For instance, let's look at the so-called "private-event" retail concept. The idea here is to understand how a community shops socially within the context of a private event. Customers like belonging to an exclusive group, and when offered a special deal via a limited-time event, the experience becomes even more exclusive and exciting.

The events only run for a limited time and each event has very limited inventory, so needless to say it operates on the first-come, first-serve basis.

Social shopping is a major focus for retailers today. Baseline social capabilities such as ratings and reviews are widely accepted and adopted. Adding merchant blogs to drive SEO (search engine optimization) and customer loyalty have become popular, as have allowing customers to create references to retail products from Facebook, and Digg.

Retail Convergence, a company with a portfolio of various eCommerce websites, had wanted an invitation-only, event-based e-commerce site, separate from its other stores. This eventually became Many of the social shopping concepts integrated into the site are best-of-breed and innovative with the e-commerce experience (product catalog, product detail, shopping cart and checkout) specifically branded for the private-event retailing experience.

There are several examples of sites that are created to drive unique brands. The fundamental idea is to leverage your existing merchandising capabilities and push your products over multiple retail concept sites, each tuned for a different customer demographic. For example, Arizona Jeans is a retail concept site distinct in look and feel from its parent company JCPenney. The two sites effectively target different demographics.

Similarly, Urban Outfitters' site is targeted to a very different demographic than its Anthropologie brand. Both JCPenney and Urban Outfitters are using their core abilities to merchandise products in their sites, but are selling their products in very different ways using these distinct digital properties.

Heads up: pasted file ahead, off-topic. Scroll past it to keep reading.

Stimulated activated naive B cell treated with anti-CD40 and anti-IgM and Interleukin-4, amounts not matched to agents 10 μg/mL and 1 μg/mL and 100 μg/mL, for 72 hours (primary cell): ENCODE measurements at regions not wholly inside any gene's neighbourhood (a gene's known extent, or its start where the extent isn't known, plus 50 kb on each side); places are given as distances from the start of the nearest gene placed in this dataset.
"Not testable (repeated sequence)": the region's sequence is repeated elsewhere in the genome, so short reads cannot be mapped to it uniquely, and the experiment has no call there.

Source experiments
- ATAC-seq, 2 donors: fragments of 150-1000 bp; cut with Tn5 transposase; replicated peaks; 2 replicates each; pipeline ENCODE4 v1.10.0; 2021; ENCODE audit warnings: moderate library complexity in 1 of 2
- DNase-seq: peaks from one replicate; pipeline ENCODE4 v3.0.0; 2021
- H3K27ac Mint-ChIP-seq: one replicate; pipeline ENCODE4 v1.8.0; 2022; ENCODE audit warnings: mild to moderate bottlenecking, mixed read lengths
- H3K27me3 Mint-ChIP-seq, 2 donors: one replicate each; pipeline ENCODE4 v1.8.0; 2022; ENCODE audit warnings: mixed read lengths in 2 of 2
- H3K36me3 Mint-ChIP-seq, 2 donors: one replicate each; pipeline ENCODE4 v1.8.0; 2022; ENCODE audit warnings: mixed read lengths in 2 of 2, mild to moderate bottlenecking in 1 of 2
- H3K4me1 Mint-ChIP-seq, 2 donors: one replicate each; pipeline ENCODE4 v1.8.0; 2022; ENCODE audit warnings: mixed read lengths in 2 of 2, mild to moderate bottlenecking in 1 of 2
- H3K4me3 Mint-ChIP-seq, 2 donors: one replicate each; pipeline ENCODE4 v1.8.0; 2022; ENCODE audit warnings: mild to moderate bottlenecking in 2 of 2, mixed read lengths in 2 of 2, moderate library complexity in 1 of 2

Even though has its own unique presentation, the back-end e-commerce capabilities leverage core services that already exist within Retail Convergence. That way, almost all of the effort involved in was spent on the unique portions of the retail concept, such as how invitations are sent and events created, and not wasted on building baseline e-commerce functionality.

However, what you don't want to do is create a new retail back-end for your retail concept, as this is too hard to build, maintain and, most importantly, keep it secure at all times. Hiring an IT organization to support this new retail concept isn't feasible either.

If your existing retail platform cannot readily support the back-end e-commerce features because hooking into it is too difficult, then a lightweight service-oriented architecture can be put in place that handles the translation of the new retail concept UI to the back-end of your existing retail store.

Overall efforts in creating a new retail concept should be 80 percent user interface and 20 percent back-end functionality. Your user interface engineers need a standardized platform that can be altered quickly, without a lot of architectural hindrances.

If the existing main retail site has services such as checkout, pricing and promotions engine, tax and shipping costs, and order management, then this back-end functionality should be used to build the new retail platform.

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Source: Tech Blog.